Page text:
UPDATE 3-Algeria signs deal with Vitol to cut fuel import bill

* Sonatrach signs deal with Vitol to refine crude abroad

* Value of Algeria's fuel imports more than tripled last year

* Agreement to take effect next month, volumes not disclosed (Adds Vitol comment)

TIGUENTOURINE, Algeria, Jan 16 (Reuters) - Algeria's state energy company Sonatrach said it has signed a deal with oil trader Vitol to send crude abroad for refining as the country seeks to reduce a record fuel import bill.

CEO Abdelmoumen Ould Kaddour said Sonatrach would pay processing costs before bringing refined fuel back to Algeria, and said it was also negotiating to buy shares in a foreign refinery, but did not give details.

"Our goal is to reduce our imports of gasoline, they are too high," Ould Kaddour told reporters on Tuesday.

The deal is due to take effect in early February, according to a document seen by Reuters. It was not immediately clear what volumes would be refined.

A spokeswoman for Vitol declined to comment.

Sonatrach is OPEC member Algeria's only domestic oil producer.

The North African country, which needs to meet surging domestic demand, paid $800 million for fuel imports in 2016, but last year the bill more than tripled to a record $2.5 billion because of refining problems, a Sonatrach source said.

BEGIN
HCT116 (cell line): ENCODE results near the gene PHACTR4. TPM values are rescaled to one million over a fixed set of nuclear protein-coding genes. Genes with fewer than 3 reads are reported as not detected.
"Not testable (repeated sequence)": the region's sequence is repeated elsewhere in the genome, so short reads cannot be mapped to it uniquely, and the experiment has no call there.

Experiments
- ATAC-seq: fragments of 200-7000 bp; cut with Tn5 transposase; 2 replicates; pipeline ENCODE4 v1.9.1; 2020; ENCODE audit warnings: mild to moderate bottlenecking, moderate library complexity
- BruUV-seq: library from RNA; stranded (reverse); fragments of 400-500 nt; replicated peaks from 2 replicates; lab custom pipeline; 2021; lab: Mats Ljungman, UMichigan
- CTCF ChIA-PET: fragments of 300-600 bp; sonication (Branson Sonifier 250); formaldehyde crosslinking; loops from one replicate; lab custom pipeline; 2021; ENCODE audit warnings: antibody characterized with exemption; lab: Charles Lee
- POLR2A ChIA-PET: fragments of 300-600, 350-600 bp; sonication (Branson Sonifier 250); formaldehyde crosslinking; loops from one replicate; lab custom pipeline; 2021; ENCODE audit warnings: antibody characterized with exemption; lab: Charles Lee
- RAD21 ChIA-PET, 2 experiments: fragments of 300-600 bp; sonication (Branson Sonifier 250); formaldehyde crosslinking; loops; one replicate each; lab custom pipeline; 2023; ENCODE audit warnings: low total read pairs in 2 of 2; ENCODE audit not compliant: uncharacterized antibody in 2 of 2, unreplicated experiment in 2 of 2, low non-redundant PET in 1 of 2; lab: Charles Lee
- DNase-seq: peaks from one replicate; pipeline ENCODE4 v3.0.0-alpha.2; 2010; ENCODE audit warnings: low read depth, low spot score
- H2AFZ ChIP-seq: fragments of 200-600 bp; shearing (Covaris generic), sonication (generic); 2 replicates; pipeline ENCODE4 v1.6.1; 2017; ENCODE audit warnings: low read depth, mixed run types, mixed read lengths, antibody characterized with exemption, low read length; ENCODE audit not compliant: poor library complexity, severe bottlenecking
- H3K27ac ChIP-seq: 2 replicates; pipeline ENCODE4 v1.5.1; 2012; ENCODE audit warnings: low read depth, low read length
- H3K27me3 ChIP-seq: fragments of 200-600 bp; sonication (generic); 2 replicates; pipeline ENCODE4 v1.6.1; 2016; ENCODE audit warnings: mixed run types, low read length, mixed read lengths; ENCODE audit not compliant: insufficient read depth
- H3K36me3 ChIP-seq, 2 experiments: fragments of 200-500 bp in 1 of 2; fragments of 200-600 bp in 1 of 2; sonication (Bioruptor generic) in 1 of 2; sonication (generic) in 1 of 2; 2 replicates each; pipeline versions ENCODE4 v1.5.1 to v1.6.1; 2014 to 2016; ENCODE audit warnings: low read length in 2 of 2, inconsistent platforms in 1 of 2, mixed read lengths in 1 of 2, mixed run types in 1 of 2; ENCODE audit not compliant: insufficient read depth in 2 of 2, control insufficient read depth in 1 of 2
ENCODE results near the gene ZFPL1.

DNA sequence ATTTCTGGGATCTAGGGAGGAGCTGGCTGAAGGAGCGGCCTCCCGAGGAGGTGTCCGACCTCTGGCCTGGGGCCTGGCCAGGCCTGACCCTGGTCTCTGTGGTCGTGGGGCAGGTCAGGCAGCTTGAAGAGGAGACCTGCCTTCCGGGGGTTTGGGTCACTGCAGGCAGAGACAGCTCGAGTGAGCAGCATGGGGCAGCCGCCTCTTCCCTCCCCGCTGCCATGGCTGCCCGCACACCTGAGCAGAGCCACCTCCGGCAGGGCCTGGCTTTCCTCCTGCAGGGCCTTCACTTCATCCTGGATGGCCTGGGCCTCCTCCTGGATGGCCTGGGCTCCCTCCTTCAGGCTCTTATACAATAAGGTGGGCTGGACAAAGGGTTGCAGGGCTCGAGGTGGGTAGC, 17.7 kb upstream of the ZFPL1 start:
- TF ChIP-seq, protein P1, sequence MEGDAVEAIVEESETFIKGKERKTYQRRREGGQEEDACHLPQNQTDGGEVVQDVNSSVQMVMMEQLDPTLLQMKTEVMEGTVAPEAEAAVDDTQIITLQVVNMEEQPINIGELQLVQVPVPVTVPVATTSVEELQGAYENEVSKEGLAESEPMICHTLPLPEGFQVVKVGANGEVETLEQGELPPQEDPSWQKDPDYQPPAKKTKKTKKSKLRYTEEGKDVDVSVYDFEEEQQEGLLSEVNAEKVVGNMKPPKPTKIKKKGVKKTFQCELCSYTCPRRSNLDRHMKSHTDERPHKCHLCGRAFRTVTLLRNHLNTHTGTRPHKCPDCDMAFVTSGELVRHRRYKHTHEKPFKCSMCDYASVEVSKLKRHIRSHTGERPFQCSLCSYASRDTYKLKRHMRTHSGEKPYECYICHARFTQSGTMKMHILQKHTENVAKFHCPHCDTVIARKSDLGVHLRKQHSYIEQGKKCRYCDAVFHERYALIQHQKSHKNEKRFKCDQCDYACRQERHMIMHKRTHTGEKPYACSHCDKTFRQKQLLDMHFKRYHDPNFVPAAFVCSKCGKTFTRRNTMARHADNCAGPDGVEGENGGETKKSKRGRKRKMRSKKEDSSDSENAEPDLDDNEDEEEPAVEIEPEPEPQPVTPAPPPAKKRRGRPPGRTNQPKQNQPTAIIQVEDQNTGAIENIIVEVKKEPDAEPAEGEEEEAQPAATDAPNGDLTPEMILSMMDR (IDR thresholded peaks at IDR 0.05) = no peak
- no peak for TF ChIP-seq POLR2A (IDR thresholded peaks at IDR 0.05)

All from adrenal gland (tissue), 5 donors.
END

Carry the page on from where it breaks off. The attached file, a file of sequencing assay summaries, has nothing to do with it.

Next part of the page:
Ould Kaddour was speaking during a visit to the southern gas complex of Tiguentourine, operated by Sonatrach, BP and Statoil, where he said production was stable at 8.8 billion cubic metres per year, just below maximum capacity of around 9 billion cubic metres.

Algeria, a key supplier of gas to Europe, exported 55 billion cubic metres (bcm) of gas in 2017, Ould Kaddour said. That was up slightly from the 54 bcm it exported in 2016, according to Sonatrach officials.

Ould Kaddour's visit marked the fifth anniversary of an attack by al Qaeda-linked militants at Tiguentourine that killed 40 mostly foreign contractors.

He also said Sonatrach was improving relations with its foreign partners and had resolved more than 10 out of 15 litigation cases. (Additional reporting by Julia Payne, Writing by Aidan Lewis; Editing by David Evans and Susan Fenton)